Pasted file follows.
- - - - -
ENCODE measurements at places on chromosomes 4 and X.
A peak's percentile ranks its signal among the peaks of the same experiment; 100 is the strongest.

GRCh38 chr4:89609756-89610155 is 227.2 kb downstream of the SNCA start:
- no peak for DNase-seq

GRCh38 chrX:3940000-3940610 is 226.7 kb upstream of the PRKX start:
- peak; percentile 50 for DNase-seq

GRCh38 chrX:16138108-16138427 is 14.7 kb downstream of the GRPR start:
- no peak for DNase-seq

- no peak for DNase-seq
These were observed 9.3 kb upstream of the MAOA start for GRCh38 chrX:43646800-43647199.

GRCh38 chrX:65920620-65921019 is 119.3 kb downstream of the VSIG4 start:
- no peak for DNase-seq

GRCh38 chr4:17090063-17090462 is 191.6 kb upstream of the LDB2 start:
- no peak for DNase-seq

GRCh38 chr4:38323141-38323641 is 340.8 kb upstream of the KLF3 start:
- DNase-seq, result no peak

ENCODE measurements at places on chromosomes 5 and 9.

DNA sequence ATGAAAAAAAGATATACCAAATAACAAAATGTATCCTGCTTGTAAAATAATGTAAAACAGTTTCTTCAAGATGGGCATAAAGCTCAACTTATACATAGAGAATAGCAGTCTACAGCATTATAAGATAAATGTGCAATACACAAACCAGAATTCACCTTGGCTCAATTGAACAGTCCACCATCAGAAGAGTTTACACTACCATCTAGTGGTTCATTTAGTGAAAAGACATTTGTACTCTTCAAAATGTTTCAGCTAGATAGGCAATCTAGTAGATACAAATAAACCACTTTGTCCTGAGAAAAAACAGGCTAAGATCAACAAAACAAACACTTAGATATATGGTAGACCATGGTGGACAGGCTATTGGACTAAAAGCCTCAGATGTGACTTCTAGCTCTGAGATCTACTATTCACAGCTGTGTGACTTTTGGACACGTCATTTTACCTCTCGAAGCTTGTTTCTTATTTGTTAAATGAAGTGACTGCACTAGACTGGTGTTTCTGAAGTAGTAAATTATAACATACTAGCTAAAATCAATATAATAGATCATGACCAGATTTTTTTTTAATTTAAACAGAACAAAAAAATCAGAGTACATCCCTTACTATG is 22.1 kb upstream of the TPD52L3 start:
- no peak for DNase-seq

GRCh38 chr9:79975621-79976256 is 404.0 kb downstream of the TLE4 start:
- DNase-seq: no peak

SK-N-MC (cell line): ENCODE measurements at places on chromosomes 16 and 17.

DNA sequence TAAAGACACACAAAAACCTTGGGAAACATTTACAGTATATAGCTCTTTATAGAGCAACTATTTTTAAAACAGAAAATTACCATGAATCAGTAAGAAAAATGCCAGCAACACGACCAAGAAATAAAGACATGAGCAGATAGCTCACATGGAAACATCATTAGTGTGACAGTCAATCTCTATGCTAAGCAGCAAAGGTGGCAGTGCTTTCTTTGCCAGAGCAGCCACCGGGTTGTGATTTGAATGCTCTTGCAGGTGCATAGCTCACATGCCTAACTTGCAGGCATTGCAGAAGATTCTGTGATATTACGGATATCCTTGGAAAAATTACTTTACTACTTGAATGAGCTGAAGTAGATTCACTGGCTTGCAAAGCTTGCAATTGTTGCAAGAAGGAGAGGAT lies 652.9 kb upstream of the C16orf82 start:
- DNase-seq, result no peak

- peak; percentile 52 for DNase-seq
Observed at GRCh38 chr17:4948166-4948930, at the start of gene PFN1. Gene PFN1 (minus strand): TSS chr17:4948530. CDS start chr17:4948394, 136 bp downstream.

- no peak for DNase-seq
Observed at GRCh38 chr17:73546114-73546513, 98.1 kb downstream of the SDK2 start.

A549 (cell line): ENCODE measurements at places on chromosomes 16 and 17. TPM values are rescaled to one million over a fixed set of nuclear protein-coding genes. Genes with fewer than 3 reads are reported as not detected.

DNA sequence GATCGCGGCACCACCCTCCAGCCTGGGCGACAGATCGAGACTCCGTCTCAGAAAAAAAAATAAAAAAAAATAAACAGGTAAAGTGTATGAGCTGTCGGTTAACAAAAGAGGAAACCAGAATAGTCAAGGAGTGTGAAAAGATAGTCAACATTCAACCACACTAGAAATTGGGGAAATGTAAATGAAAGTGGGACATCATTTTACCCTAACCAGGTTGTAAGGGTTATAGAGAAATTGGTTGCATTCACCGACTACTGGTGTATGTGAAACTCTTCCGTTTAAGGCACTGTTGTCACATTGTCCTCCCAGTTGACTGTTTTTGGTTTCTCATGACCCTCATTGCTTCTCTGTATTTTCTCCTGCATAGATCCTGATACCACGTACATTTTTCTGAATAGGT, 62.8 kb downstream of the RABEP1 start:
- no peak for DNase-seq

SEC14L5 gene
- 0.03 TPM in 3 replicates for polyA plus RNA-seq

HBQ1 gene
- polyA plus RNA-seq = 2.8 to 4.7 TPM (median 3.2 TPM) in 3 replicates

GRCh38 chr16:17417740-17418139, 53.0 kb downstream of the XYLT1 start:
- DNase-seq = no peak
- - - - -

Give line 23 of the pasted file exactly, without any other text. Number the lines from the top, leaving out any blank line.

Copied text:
DNA sequence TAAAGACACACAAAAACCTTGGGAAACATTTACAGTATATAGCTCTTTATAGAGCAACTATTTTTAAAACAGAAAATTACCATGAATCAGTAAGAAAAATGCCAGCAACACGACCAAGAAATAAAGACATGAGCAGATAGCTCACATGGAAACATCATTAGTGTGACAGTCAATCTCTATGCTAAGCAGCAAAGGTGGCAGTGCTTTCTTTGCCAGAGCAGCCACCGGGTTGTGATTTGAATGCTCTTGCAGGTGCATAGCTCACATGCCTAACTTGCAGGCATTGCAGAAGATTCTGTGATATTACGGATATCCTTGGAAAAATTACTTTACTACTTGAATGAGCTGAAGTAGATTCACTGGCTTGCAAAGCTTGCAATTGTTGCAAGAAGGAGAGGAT lies 652.9 kb upstream of the C16orf82 start: